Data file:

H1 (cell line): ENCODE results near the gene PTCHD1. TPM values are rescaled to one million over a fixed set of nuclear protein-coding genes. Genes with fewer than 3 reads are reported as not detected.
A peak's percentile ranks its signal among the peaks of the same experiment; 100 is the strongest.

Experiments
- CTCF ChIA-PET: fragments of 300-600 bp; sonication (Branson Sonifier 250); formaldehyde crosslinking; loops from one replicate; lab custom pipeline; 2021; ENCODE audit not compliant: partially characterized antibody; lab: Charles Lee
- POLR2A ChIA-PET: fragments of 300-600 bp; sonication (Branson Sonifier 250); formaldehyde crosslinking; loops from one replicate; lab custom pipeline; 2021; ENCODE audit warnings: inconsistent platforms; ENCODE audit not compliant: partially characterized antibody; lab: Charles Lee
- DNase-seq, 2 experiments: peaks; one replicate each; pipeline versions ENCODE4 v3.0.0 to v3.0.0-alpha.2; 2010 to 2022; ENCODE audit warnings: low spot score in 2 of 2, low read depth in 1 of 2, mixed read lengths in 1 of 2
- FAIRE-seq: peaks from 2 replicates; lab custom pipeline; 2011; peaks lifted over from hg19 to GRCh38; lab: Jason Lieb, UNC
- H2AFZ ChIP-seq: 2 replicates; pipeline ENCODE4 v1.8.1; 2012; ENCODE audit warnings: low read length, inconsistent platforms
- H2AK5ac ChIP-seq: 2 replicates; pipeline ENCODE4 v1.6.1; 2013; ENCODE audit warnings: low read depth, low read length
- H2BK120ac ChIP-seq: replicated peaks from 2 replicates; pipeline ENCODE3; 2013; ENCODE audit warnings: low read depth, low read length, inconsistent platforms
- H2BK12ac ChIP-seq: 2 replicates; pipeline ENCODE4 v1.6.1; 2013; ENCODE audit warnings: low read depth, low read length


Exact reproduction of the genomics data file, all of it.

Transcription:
H1 (cell line): ENCODE results near the gene PTCHD1. TPM values are rescaled to one million over a fixed set of nuclear protein-coding genes. Genes with fewer than 3 reads are reported as not detected.
A peak's percentile ranks its signal among the peaks of the same experiment; 100 is the strongest.

Experiments
- CTCF ChIA-PET: fragments of 300-600 bp; sonication (Branson Sonifier 250); formaldehyde crosslinking; loops from one replicate; lab custom pipeline; 2021; ENCODE audit not compliant: partially characterized antibody; lab: Charles Lee
- POLR2A ChIA-PET: fragments of 300-600 bp; sonication (Branson Sonifier 250); formaldehyde crosslinking; loops from one replicate; lab custom pipeline; 2021; ENCODE audit warnings: inconsistent platforms; ENCODE audit not compliant: partially characterized antibody; lab: Charles Lee
- DNase-seq, 2 experiments: peaks; one replicate each; pipeline versions ENCODE4 v3.0.0 to v3.0.0-alpha.2; 2010 to 2022; ENCODE audit warnings: low spot score in 2 of 2, low read depth in 1 of 2, mixed read lengths in 1 of 2
- FAIRE-seq: peaks from 2 replicates; lab custom pipeline; 2011; peaks lifted over from hg19 to GRCh38; lab: Jason Lieb, UNC
- H2AFZ ChIP-seq: 2 replicates; pipeline ENCODE4 v1.8.1; 2012; ENCODE audit warnings: low read length, inconsistent platforms
- H2AK5ac ChIP-seq: 2 replicates; pipeline ENCODE4 v1.6.1; 2013; ENCODE audit warnings: low read depth, low read length
- H2BK120ac ChIP-seq: replicated peaks from 2 replicates; pipeline ENCODE3; 2013; ENCODE audit warnings: low read depth, low read length, inconsistent platforms
- H2BK12ac ChIP-seq: 2 replicates; pipeline ENCODE4 v1.6.1; 2013; ENCODE audit warnings: low read depth, low read length